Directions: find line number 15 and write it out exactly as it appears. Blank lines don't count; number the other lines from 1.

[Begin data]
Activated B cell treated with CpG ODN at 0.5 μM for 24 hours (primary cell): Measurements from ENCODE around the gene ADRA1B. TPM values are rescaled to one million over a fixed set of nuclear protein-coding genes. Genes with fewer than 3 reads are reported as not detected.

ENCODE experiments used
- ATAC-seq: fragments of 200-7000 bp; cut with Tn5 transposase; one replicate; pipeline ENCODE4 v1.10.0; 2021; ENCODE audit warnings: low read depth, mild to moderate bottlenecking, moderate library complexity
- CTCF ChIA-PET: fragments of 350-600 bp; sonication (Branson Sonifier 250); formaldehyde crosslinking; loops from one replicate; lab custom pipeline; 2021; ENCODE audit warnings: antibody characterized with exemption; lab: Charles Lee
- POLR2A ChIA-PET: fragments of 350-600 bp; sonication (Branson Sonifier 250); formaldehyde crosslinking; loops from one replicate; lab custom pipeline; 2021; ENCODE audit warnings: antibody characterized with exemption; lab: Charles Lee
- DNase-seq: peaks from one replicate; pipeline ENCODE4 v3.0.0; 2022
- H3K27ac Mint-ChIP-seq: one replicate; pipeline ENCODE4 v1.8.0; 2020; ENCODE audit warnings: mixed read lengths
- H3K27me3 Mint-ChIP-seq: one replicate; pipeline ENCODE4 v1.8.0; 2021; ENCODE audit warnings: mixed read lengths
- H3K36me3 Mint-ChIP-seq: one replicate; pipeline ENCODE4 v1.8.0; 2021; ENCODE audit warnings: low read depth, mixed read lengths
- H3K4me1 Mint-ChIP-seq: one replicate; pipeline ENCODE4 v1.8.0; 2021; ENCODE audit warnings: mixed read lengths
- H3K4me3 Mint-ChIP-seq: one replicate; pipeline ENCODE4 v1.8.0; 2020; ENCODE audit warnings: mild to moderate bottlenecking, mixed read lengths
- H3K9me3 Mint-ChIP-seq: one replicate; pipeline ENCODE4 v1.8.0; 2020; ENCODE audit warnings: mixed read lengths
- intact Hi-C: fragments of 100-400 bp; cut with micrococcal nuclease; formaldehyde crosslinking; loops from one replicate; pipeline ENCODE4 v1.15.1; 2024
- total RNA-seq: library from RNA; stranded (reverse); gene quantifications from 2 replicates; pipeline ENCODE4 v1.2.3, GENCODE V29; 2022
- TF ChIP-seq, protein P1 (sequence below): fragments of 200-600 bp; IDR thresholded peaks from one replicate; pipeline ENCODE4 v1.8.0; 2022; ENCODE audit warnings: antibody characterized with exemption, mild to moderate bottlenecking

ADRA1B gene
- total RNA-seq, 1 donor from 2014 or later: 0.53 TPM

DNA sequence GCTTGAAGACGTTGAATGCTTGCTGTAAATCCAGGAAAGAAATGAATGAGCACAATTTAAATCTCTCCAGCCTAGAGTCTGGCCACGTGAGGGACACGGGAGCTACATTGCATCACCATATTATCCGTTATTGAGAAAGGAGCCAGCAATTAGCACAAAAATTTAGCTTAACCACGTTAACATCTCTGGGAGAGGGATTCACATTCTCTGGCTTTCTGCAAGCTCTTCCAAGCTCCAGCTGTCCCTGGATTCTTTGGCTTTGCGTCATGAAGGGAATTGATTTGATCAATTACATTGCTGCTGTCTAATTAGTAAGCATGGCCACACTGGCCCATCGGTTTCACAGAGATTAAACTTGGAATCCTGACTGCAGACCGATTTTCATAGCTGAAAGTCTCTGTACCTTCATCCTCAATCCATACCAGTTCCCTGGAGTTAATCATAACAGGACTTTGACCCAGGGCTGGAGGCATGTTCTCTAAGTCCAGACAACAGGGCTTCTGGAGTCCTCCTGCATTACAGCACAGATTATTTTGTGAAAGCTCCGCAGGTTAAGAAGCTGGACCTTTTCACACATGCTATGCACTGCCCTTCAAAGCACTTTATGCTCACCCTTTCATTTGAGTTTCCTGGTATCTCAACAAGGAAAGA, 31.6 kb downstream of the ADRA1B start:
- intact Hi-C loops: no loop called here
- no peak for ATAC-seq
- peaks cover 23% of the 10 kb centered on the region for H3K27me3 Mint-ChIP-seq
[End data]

- TF ChIP-seq, protein P1 (sequence below): fragments of 200-600 bp; IDR thresholded peaks from one replicate; pipeline ENCODE4 v1.8.0; 2022; ENCODE audit warnings: antibody characterized with exemption, mild to moderate bottlenecking